Socktober, a new annual tradition at Pike Road School took place this week. “Two students at Pike Road Schools recently took on the challenge as a way to raise awareness and support for the homeless. The result was a collection of 547 socks, 401 personal hygiene items, more than 1,000 snacks, 312 articles of clothing and 422 bottles of water.”
We are so proud of the Pike Road School students and faculty! Check out the Full Article from the Montgomery Advertiser.
The Internet sensation Socktober has taken root at the new Pike Road School and will become an annual tradition, town communications director Kadie Crowell said.
More than a million people worldwide participated in the effort in 2014, and the goal was for 2 million to take part in 2015, according to the ever-so-popular “Kid President.”
The campaign has grown into a collection drive for all types of necessities, helping millions of homeless people across the country.
Two students at Pike Road Schools recently took on the challenge as a way to raise awareness and support for the homeless. The result was a collection of 547 socks, 401 personal hygiene items, more than 1,000 snacks, 312 articles of clothing and 422 bottles of water.
Pike Road second-graders watched the video challenge and asked their teachers if they could organize their own Socktober. Thirty days and more than 2,000 items later, the first Pike Road School Socktober is in the books.
“Socktober turned out to be such a great project for our learners (students) and bigger than I ever imagined! After hearing about Socktober, our learners wanted to do something to help. They came up with a plan then asked each community (grade level) to help by bringing in items,” second-grade teacher Sara Steindorff said.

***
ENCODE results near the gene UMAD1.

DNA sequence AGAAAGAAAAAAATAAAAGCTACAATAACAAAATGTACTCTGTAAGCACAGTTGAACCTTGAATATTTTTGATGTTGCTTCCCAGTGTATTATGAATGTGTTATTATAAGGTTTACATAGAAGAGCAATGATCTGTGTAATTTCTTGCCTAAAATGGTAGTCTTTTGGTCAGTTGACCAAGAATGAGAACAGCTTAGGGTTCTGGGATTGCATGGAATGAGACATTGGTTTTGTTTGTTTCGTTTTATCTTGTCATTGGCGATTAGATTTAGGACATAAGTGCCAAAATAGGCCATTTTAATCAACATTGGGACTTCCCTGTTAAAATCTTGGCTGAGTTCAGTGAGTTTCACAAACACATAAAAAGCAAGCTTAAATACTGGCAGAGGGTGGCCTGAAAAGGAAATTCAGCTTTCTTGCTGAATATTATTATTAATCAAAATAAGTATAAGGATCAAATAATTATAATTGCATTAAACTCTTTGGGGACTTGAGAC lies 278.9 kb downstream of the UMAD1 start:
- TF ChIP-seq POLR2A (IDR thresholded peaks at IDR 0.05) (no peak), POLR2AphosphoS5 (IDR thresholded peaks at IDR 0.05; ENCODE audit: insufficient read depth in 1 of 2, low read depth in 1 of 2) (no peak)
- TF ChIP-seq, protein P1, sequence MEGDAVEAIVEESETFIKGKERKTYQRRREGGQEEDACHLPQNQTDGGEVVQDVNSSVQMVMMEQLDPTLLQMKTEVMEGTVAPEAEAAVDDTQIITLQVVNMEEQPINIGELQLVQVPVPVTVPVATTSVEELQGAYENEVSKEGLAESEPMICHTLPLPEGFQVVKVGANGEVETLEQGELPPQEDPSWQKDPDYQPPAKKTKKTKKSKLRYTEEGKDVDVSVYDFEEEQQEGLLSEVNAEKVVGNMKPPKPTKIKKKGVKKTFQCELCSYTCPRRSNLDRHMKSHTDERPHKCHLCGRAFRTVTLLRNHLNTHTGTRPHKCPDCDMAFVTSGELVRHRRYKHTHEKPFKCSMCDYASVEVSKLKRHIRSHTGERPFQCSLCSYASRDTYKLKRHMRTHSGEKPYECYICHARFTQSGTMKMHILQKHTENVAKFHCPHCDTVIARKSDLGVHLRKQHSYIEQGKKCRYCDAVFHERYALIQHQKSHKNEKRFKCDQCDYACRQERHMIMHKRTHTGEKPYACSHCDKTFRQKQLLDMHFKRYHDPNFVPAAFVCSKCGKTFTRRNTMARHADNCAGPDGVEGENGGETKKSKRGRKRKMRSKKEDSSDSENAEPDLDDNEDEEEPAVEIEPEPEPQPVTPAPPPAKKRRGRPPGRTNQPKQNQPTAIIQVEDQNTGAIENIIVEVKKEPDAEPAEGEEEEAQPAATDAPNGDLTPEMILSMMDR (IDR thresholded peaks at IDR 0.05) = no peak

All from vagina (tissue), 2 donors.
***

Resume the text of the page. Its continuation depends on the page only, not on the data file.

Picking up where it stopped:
The students challenged the entire school to participate, dividing up the items according to grades, Crowell said.
“No matter how you do the math, it all adds up to more than 2,680 items for the Adullam House, a local shelter in Wetumpka, that provides a safe haven for children whose parents are incarcerated,” Crowell said. “These items will be given to the children who stay there and will help fulfill a great need. Shelter staff were all extremely grateful and appreciative when picking up the supplies. Adullam House staff was also thrilled to see how much ownership the students had in this project.”
While putting detailed thought into which group would collect what pieces, one second grader suggested that bottled water is too heavy for younger kids like kindergarteners, and that the item should be gathered by seventh and eighth graders. So that’s exactly what they did, Crowell said.
The project was organized and implemented almost solely by students. Students even led the publicity efforts by creating signs, collection boxes and writing text to be used on the website and social media outlets to help promote the event, Crowell said, adding that, “this will no doubt become an annual tradition at Pike Road School.”
The students not only learned about giving back, but teachers also used the drive as an educational opportunity for everyday subjects, such as math. Once the items began rolling in, the students were responsible for sorting and analyzing the data, also known as socks, snacks and waters. Teachers used this opportunity to introduce large number addition, place values and weighing items, even calculating the ounces of water they donated, Crowell said.